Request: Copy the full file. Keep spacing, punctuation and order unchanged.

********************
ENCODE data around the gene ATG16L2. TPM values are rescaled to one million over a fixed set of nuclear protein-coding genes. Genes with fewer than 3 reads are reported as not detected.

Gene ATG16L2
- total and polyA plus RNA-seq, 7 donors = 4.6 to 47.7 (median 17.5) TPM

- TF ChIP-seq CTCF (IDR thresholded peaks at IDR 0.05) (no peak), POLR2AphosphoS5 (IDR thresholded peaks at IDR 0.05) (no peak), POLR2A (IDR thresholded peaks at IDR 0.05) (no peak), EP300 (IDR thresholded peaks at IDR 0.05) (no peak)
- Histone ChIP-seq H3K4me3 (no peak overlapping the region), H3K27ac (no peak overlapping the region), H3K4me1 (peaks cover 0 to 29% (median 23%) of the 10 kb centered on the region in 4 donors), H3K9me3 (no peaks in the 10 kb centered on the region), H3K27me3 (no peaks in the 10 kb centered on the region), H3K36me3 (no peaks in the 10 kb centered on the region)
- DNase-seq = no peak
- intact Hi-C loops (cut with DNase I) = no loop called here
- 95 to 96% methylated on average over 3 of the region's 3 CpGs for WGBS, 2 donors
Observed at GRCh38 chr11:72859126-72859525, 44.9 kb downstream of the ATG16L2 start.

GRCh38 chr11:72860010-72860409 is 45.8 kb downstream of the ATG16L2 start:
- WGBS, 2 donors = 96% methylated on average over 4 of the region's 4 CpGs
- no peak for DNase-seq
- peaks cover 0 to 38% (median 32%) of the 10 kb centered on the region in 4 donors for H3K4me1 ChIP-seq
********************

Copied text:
ENCODE data around the gene ATG16L2. TPM values are rescaled to one million over a fixed set of nuclear protein-coding genes. Genes with fewer than 3 reads are reported as not detected.

Gene ATG16L2
- total and polyA plus RNA-seq, 7 donors = 4.6 to 47.7 (median 17.5) TPM

- TF ChIP-seq CTCF (IDR thresholded peaks at IDR 0.05) (no peak), POLR2AphosphoS5 (IDR thresholded peaks at IDR 0.05) (no peak), POLR2A (IDR thresholded peaks at IDR 0.05) (no peak), EP300 (IDR thresholded peaks at IDR 0.05) (no peak)
- Histone ChIP-seq H3K4me3 (no peak overlapping the region), H3K27ac (no peak overlapping the region), H3K4me1 (peaks cover 0 to 29% (median 23%) of the 10 kb centered on the region in 4 donors), H3K9me3 (no peaks in the 10 kb centered on the region), H3K27me3 (no peaks in the 10 kb centered on the region), H3K36me3 (no peaks in the 10 kb centered on the region)
- DNase-seq = no peak
- intact Hi-C loops (cut with DNase I) = no loop called here
- 95 to 96% methylated on average over 3 of the region's 3 CpGs for WGBS, 2 donors
Observed at GRCh38 chr11:72859126-72859525, 44.9 kb downstream of the ATG16L2 start.

GRCh38 chr11:72860010-72860409 is 45.8 kb downstream of the ATG16L2 start:
- WGBS, 2 donors = 96% methylated on average over 4 of the region's 4 CpGs
- no peak for DNase-seq
- peaks cover 0 to 38% (median 32%) of the 10 kb centered on the region in 4 donors for H3K4me1 ChIP-seq